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\title{\vspace{-5em}Coding and Cryptography Fall 2016\\ Mission \#7\\ Due Friday, November 4th}
\author{Katherine E. Stange}
\date{\today}
\begin{document}
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{\color{red}
Note: This is an individual mission. You may meet with group members (optionally) if you'd like to give each other feedback and help, or collaborate on creating proofs.
Overview:
\begin{enumerate}
\item The goal of this Mission is to write the textbook chapter on finite fields, including some example problems. I have given a suggested outline below.
\item It is crucial that you cite resources. If you collaborate with someone on a proof or problem, you should cite them there (a simple ``Collaborated with so-and-so.'' will suffice). If you use internet or book resources (including our own textbook) in any way, cite them and explain how (e.g., read the webpage (give URL) to get background information). This is very important. Everything you write must be intellectually your own property, even if you learned the method somewhere else. Cite where you learned the method and then write {\bf after} not {\bf during} your interaction with the resource.
\item In class I'll arrange working pairs for those who wish to collaborate or give feedback with other people in the class.
\item I will grade on whether, as a publisher, I would be happy with this as a textbook chapter in a textbook aimed at students in this course.
\end{enumerate}
The rest of this document serves as a template for the chapter. Please remove anything in red in this document, and replace with appropriate material as explained.
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\section{Introduction}
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Give a couple of sentences of introduction saying what we will be studying (in a general way -- what type of thing is it?) and why. We will use finite fields when we study coding theory and in a brief introduction to elliptic curve cryptography, among other things.
}
\section{What is a field?}
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Explain in general terms what a ring and field are.
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\subsection{The fields axioms}
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Then give the field axioms (you can steal them from the worksheets directly if you want).
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\subsection{Common examples}
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Give common examples of fields and non-fields, e.g. which of the real numbers, complex numbers, rationals, integers, etc. are fields? Explain why or why not.
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\subsection{When is $\ZZ/n\ZZ$ a field?}
{\color{red}
Remind the reader that $\ZZ/n\ZZ$ is a ring, and explain under what circumstance it is a field. Explain exactly what goes wrong when it is not, and why. Give examples to illustrate the point, showing explicitly what goes wrong or not.
}
\section{Finite fields from polynomials}
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The purpose of this section is to give an explanation of how to generate a ring $(\ZZ/n\ZZ)[X]/(f(X))$ using a modulus $n$ and a polynomial modulus $f(X)$. First, define the polynomial ring $(\ZZ/n\ZZ)[X]$ as the collection of polynomials with coefficients in $\ZZ/n\ZZ$. Give examples. How many elements does this ring have? Then, define the ring $(\ZZ/n\ZZ)[X]/(f(X))$ by further working modulo $f(X)$. Tell me exactly what the elements are, and how to combine them with addition and multiplication (i.e. what are the rules for working in the ring? give examples). State a theorem about how many elements this ring has, and write a nice proof.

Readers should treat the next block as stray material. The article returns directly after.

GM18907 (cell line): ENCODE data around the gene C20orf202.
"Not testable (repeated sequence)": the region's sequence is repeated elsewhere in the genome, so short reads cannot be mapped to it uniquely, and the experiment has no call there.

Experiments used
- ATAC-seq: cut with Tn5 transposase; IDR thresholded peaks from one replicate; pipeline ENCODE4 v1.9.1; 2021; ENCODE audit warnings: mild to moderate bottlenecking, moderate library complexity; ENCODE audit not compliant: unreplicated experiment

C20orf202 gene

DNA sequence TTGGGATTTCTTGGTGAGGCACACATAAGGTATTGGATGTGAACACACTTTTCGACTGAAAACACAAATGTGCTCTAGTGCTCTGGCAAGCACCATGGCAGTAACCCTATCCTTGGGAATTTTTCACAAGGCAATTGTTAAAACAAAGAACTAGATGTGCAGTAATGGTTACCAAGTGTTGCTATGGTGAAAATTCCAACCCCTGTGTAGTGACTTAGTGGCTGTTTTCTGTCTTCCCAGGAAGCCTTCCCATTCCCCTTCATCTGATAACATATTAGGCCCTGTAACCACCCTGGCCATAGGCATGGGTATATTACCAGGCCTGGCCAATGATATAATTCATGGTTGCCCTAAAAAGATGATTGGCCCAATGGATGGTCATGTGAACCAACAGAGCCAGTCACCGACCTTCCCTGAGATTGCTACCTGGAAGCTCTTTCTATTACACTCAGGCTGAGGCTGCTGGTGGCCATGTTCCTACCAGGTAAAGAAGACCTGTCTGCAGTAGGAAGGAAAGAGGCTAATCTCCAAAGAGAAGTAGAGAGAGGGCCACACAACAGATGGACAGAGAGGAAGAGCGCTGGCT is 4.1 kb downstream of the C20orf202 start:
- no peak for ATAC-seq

}
\subsection{The field of four elements}
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Use this method to create $\mathbb{F}_4$, and show its addition, subtraction, multiplication and division tables. Point out why it is a field, and not just a ring.
}
\subsection{When is $(\ZZ/n\ZZ)[X]/(f(x))$ a field?}
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First, define what it means for a polynomial of $(\ZZ/n\ZZ)[X]$ to be irreducible. Give examples and non-examples, with justification.
State a theorem demonstrating that $(\ZZ/n\ZZ)[X]/(f(X))$ is a field if and only if $n$ is prime and $f(X)$ is irreducible. Prove the `only if' direction.
}
\subsection{Examples}
{\color{red}
Generate a novel example of a finite field (not one you've seen anywhere else).
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\subsection{Finding inverses}
{\color{red}
Explain that it is possible to find inverses using the Euclidean algorithm, just as one does in modular arithmetic. Demonstrate the process with a novel example (not one you've seen anywhere else).
}
\section{Some example problems}
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The purpose of this section is to give students some practice problem examples. Give nicely written, completely justified and explanatory solutions, much as you would hope to find in a textbook.
\begin{enumerate}
\item Determine the complete list of irreducible polynomials of degree at most $3$ working with coefficients modulo $2$. Explain your method.
\item For any field $K$, we write $K^*$ for its invertible elements, i.e. everything except $0$. For the field $(\ZZ/2\ZZ)[X]/(X^2 + X + 1)$, find a multiplicative generator of $K^*$. Justify.
\item Diffie-Hellman Key Exchange could be performed with any finite field, if it has a multiplicative generator for its invertible elements. Give a concrete example demonstration over a finite field of nine elements, with concrete elements, i.e. pick Alice and Bob's secrets, etc.
\item How many elements does a $5$-dimensional vector space over $\mathbb{F}_9$, the field of nine elements, have? Justify.
\end{enumerate}
}
\end{document}